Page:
We tend to have one of two responses when what we asked for is not given in a timely fashion: trying harder or angry blaming.
 
Apparently, I am not the only one who struggled because of unanswered prayer. Last week, I invited friends to fill in the blank on my Facebook wall: “Unanswered prayer ... ” I received more than 40 responses, including the following: is deeply disappointing, makes me feel unloved, feels like a betrayal, is confusing, can be overwhelming, or is business as usual.
 
Some of our bewilderment emerges because we actually believe that God is all powerful and that He not only wants us to come to him like little children, but also encourages us to ask Him for everything from babies, to spouses, to jobs, to housing to help losing weight. Hence—the disconnect when He doesn’t always give us what we want.
 
This paradox reminds me of our youngest son’s attitude at Christmas. He starts composing his gift list in September, and for the next four months, he will revise, add to and shamelessly share it. Yet when Christmas day rolls around, he is filled with dread—because experience has shown him that though we are good parents, we don’t always give him precisely what he requested. He has told us, “Why bother asking me if you aren’t going to buy me exactly what I want?”
 
Isn’t this how we feel about our heavenly Father? We tend to have one of two responses when what we asked for is not given in a timely fashion: trying harder or angry blaming.
 
My five years of spiritual activism post-diagnosis offer you a snapshot of trying harder. I succeeded only in wearing myself out and spiraling deeper into doubt. None of us can make ourselves worthy—that only comes as a gift from Jesus.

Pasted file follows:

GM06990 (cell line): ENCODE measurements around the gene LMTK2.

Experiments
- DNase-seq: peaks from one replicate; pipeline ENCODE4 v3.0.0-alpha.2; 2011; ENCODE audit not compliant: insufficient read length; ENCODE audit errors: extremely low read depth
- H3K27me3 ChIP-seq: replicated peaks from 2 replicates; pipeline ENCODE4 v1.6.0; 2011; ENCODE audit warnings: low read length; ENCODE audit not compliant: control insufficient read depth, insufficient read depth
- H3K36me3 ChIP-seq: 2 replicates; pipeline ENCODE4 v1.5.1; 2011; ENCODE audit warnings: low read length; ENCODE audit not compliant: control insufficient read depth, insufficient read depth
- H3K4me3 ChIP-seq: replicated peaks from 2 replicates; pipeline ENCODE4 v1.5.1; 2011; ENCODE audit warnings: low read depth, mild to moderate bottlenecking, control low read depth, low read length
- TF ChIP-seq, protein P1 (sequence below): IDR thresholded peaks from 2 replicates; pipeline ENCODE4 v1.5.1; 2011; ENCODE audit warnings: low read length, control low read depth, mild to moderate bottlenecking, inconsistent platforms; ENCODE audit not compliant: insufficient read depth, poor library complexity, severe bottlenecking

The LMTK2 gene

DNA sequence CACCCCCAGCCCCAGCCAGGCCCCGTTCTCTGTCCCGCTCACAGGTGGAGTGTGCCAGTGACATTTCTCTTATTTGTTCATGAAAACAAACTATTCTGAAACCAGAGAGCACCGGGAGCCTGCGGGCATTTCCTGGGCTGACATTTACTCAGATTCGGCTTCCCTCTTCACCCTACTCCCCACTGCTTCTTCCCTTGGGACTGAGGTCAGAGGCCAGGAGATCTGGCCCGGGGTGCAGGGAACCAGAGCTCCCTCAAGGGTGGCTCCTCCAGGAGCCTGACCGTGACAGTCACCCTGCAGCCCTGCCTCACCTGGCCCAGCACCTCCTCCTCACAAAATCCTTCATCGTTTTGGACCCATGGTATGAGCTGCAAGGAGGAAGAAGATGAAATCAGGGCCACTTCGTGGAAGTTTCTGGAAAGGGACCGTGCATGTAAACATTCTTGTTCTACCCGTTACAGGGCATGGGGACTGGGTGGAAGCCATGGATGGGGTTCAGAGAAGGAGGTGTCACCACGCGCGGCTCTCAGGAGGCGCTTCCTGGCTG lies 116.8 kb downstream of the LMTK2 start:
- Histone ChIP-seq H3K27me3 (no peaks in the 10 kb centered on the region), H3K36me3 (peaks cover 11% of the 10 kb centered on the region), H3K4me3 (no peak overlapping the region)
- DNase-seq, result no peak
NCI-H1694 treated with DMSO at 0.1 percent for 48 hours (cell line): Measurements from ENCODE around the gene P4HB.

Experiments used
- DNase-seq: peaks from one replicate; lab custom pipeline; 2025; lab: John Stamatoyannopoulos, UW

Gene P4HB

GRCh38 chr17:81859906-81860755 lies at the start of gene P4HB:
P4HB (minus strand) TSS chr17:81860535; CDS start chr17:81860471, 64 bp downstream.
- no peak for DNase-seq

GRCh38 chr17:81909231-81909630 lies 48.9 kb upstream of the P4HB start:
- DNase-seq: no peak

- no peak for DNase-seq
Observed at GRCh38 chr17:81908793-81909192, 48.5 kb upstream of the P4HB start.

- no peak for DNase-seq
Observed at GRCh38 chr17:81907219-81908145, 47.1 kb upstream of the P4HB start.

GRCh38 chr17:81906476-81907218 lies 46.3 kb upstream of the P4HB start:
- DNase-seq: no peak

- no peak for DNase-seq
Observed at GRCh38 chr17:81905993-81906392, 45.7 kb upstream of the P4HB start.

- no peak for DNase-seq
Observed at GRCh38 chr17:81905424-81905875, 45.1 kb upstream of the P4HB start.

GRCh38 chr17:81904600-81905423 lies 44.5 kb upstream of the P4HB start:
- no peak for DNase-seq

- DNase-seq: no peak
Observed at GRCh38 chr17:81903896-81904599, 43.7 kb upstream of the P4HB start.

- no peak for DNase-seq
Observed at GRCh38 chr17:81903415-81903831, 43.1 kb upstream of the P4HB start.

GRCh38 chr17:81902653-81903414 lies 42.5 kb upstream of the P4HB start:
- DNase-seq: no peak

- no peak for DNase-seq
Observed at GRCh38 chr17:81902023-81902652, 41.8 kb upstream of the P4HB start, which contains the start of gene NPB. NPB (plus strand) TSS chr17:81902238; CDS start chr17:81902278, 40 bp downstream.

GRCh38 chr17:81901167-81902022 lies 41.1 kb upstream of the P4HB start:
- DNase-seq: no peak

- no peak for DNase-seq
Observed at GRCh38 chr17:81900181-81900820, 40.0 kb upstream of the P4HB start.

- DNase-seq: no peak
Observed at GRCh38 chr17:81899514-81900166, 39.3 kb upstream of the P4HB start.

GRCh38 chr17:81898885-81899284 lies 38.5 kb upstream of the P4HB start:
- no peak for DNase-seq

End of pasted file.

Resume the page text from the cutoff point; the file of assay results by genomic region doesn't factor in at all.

Angry blaming similarly leads us into a dead-end. In night four of an insomnia jag, I remember spewing at God, “Why don’t you help me get to sleep? The Bible tells me that you give sleep to those you love! Don’t you love me?” Powerlessness is its own form of suffering. When we’ve run out of other options, anger and blame give us the illusion of control. But it really is only an illusion. It didn’t help my faith and it certainly didn’t help me to sleep.
 
For us to avoid these and other unhelpful responses when our prayers aren’t answered the way we’d hoped, we need to zoom out and glimpse the larger story.
 
What if, rather than interpreting God’s “no” or “not yet” as punishment or indifference, we view it as an invitation to be transformed?
 
Every day, there is an epic battle being waged for our hearts. The enemy of our soul has an entire arsenal at his disposal but his go-to weapon is doubt. Adam and Eve didn’t disobey because they craved the apple, but because they fell for the serpent’s ruse that God was withholding good things from them. If you ever find yourself doubting God’s love or questioning His character, push back—hold to what you know to be true.
 
Expressing gratitude also helps to defuse our despair and suffering. Due to fibromyalgia, I can no longer book all-day photo shoots—but I can still see. I can no longer play basketball with my sons—but I can walk and I constantly thank God for these gifts. Turning our hearts to God in gratitude has the capacity to flip our disappointment upside down.
 
Finally, we must be willing to explore any attachment to entitlement that might contribute to our resentment of how God has answered our prayer. We live in a consumer society and have become accustomed to getting what we want, when we want it. Jesus does not promise to give us everything that we want but rather asks us to sacrifice everything—including our own desires for a specific outcome or result. This changes everything when it comes to how we pray.
 
What if, rather than interpreting God’s “no” or “not yet” as punishment or indifference, we view it as an invitation to be transformed? C.S. Lewis writes in The Problem of Pain, “We are a Divine work of art, something that God is making and therefore something with which He will not be satisfied until it has a certain character.”
 
The possibility that waiting and suffering have the capacity to transform us offers us profound comfort while crushing our fear of God being fickle. Rather than needing God to answer my accusatory questions of “why,” I am free to ask, “How can I find You in the midst of this?” This inquiry provides us with the traction we need to move beyond our pain and into the transformation that God has for us.
 
 
 

No comments:

Post a Comment